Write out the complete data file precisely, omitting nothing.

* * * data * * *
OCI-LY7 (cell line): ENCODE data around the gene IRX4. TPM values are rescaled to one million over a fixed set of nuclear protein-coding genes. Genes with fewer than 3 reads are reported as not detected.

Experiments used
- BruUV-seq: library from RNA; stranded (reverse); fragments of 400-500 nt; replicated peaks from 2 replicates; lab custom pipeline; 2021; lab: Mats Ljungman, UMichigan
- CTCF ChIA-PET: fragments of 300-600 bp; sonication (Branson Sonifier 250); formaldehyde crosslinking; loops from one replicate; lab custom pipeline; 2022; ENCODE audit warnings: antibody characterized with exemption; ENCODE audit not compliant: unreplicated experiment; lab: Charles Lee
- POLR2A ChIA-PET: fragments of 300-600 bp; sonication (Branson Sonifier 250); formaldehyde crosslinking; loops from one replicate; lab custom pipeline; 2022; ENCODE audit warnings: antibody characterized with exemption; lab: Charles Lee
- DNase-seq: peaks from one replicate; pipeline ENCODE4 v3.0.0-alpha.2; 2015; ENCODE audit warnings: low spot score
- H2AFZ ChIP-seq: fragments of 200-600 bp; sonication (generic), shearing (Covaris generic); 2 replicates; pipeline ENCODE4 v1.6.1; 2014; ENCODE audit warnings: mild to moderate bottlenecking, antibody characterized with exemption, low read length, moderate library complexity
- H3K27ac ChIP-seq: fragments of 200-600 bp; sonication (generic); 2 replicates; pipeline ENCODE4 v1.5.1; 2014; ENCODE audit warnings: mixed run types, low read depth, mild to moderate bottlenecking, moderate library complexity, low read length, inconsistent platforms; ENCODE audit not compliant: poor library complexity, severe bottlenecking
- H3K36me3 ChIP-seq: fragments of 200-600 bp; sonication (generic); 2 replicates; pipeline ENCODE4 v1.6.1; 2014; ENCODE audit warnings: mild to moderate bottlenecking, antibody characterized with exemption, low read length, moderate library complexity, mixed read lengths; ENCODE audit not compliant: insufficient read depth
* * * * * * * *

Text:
OCI-LY7 (cell line): ENCODE data around the gene IRX4. TPM values are rescaled to one million over a fixed set of nuclear protein-coding genes. Genes with fewer than 3 reads are reported as not detected.

Experiments used
- BruUV-seq: library from RNA; stranded (reverse); fragments of 400-500 nt; replicated peaks from 2 replicates; lab custom pipeline; 2021; lab: Mats Ljungman, UMichigan
- CTCF ChIA-PET: fragments of 300-600 bp; sonication (Branson Sonifier 250); formaldehyde crosslinking; loops from one replicate; lab custom pipeline; 2022; ENCODE audit warnings: antibody characterized with exemption; ENCODE audit not compliant: unreplicated experiment; lab: Charles Lee
- POLR2A ChIA-PET: fragments of 300-600 bp; sonication (Branson Sonifier 250); formaldehyde crosslinking; loops from one replicate; lab custom pipeline; 2022; ENCODE audit warnings: antibody characterized with exemption; lab: Charles Lee
- DNase-seq: peaks from one replicate; pipeline ENCODE4 v3.0.0-alpha.2; 2015; ENCODE audit warnings: low spot score
- H2AFZ ChIP-seq: fragments of 200-600 bp; sonication (generic), shearing (Covaris generic); 2 replicates; pipeline ENCODE4 v1.6.1; 2014; ENCODE audit warnings: mild to moderate bottlenecking, antibody characterized with exemption, low read length, moderate library complexity
- H3K27ac ChIP-seq: fragments of 200-600 bp; sonication (generic); 2 replicates; pipeline ENCODE4 v1.5.1; 2014; ENCODE audit warnings: mixed run types, low read depth, mild to moderate bottlenecking, moderate library complexity, low read length, inconsistent platforms; ENCODE audit not compliant: poor library complexity, severe bottlenecking
- H3K36me3 ChIP-seq: fragments of 200-600 bp; sonication (generic); 2 replicates; pipeline ENCODE4 v1.6.1; 2014; ENCODE audit warnings: mild to moderate bottlenecking, antibody characterized with exemption, low read length, moderate library complexity, mixed read lengths; ENCODE audit not compliant: insufficient read depth